ArtVention at EKU, September 13, 2017

On 9/13/17 I had the pleasure (and awe) of helping to create an art-based, post-suicide prevention experience at Eastern Kentucky University’s Noel Studio For Academic Creativity. Held in honor of World Suicide Prevention Day (a concept I am only beginning to tolerate and consider, since my own loved one’s suicide), ArtVention is a unique art experience for all who have been impacted by suicide. Participants are encouraged to identify and visually express feelings about suicide via guided visual art activities. It’s not art therapy — it’s art empowerment led by a working artist who uses art to help herself and other vulnerable  people survive and thrive.

We began with a hand “sign in” with medium on a blank sheet of muslin, which disappears when it dries — like the loved one we lost. Halfway through ArtVention we hit it with paint to make our marks reappear, a metaphor for the love we will never lose.

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Participants also created  a “before/after” collage guided by words and materials chosen for their positive/negative impact.

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Lastly, ArtVention participants made Tribute Flags for themselves or the person they lost.

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The best part of all, as usual, were the revealing and healing conversations that struck up while I interacted with participants, and they interacted with each other.  Both the flags and the collages will be part of suicide awareness exhibits coming up in 2018.

Thanks to the EKU Suicide Awareness and Focus on Education (SAFE) grant, the volunteers who helped with ArtVention, including recent EKU graduate Abigail Emerson who came up with the idea, Crystal West who found and transported the cardboard and fabric (cut out lots of collage material!) and Dr. Melinda Moore who invited me as a teaching artist to make it happen.

 

The Lone Tree Planting, 11/12/16

The Owen quote

The Owen quote

On November 12, 2016, friends and loved ones had a small memorial ceremony for Owen Chaney in downtown Evansville, Indiana.  This world lost Owen on August 22, 2016, when he chose to take his life in Berea, Kentucky after a long battle with addiction, mental illness, and three years of chronic homelessness.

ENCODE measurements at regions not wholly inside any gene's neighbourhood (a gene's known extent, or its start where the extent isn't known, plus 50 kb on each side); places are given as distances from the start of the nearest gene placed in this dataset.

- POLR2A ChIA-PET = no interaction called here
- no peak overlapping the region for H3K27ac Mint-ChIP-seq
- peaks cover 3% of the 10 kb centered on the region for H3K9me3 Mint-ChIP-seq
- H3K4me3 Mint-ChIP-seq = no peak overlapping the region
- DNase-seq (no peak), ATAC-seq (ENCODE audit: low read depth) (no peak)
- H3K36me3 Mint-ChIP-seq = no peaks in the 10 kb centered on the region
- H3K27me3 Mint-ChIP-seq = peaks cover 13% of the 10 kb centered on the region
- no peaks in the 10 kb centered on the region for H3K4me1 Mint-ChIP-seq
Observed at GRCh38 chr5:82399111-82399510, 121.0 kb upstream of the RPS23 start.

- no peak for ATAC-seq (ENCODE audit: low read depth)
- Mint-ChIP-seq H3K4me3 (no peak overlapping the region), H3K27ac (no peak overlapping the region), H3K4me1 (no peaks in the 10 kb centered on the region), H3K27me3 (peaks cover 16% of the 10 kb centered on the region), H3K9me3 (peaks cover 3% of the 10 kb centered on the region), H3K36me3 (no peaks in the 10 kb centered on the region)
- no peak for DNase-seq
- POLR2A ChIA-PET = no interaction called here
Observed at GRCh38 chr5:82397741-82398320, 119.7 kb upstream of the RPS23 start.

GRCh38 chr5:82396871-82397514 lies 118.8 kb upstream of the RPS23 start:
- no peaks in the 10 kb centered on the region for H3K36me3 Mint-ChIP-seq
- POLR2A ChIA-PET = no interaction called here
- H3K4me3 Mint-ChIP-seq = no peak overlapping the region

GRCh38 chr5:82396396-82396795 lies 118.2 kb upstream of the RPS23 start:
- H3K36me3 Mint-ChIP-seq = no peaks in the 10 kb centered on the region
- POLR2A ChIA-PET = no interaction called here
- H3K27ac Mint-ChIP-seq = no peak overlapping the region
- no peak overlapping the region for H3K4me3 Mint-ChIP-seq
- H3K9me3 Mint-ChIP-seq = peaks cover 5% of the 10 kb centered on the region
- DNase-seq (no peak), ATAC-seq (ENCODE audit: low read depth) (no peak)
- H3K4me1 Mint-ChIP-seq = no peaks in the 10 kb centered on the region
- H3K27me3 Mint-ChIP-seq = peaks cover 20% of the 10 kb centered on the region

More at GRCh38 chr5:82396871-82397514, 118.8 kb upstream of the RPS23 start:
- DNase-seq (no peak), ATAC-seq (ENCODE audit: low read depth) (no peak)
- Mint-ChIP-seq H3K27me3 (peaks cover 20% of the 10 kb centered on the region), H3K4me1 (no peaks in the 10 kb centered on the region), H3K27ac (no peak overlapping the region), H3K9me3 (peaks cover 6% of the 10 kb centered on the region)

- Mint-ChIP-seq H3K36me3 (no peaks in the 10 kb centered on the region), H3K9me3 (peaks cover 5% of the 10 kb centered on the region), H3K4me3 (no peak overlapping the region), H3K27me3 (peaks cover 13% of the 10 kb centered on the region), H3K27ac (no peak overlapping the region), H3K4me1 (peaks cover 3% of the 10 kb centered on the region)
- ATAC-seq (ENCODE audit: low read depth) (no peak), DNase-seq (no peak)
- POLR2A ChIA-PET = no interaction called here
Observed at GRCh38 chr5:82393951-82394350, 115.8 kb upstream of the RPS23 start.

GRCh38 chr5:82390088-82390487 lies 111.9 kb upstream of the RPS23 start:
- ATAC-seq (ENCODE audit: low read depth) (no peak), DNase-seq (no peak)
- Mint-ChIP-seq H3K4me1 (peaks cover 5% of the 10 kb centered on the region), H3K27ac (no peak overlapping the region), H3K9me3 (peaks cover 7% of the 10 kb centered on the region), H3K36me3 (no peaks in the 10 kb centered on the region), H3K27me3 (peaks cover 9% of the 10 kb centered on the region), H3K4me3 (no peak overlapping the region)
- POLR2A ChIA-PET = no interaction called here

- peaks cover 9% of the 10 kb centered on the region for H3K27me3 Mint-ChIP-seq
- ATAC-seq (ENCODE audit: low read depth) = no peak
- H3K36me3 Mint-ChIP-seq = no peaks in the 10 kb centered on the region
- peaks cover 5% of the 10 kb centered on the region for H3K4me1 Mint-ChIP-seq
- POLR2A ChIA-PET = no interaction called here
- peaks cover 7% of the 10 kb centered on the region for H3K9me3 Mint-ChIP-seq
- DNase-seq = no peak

Everyone who knows me knows I loved Owen, and I join many who knew Owen to be a loving, kind, generous, talented person even while plagued by the stresses and illnesses of his adult life. Or maybe in spite of them.

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In memory of Owen we planted a sycamore tree on the lawn of the Zion Church opposite the homeless shelter where Owen and I met and made art between 2013 and just a few short months prior to his untimely death. Owen loved nature and he loved sycamores, which he called “ghost trees” in keeping with Native American lore, and in reference to the color of their trunks and limbs. They literally glow in the dark on moonlit winter nights. Sycamores are also called “trees of life” because they have tremendous longevity, up to 600 years, and symbolize intuition, shelter, nurturing…among other things.  They also grow very fast and, to me, symbolize the surviving and thriving that Owen was never able to accomplish in this life.

A pack of Marlboros, the smokes Owen preferred, will show up at the base of The Lone Tree now and then, so those of you who are desperate for one can help yourself. I often witnessed Owen giving away his last cigarette to someone he thought needed it more than he. You are also welcome to stop by and put a memento on the sycamore, which will be nurtured by members of the Zion congregation. Many thanks to them, Pastor Kim, and the generous donations of Owen’s friends in attendance for making the tree planting possible.

Becoming Aware…

I attended my first suicide awareness event on 10/26/2016, at Eastern Kentucky University: Walk For Hope sponsored by the Richmond/EKU National Alliance for Mental Illness. I became aware of this event through a support group I joined after losing my beloved friend, close companion and artistic collaborator to suicide on August 22, 2016.  As anyone who has suffered such a shocking loss can tell you — Owen’s death has changed my life.

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I believe this was the first event of its kind at EKU, and it was very well organized. The speakers, one who lost a son to suicide, were wonderful, and passionate as they told stories and explained their mission to help those affected by suicide — including the bereaved. Here is a link to a unique organization represented at the Walk For Hope, Shelby’s Way. The music was moving too.

I wish I could include more photographs of the crowds that attended — but I can’t. They weren’t there.  In fact — and maybe because I am one of the bereaved — I felt the curious and anxious eyes of pedestrians that passed us upon us as small, tight groups of supporters and sufferers sat and listened to wistful tunes and powerful stories of love and loss.  I could actually feel the stigma associated with the taboo subject of suicide as if it was catching, like an easily communicable disease.

With numbers of suicides in the area rising, this has to change. I hope I can be part of initiating that awareness-building and empathy encouraging change.  I think the very first thing I will voluntarily do is facilitate the creation of a beautiful, eye catching banner to hang at next year’s event.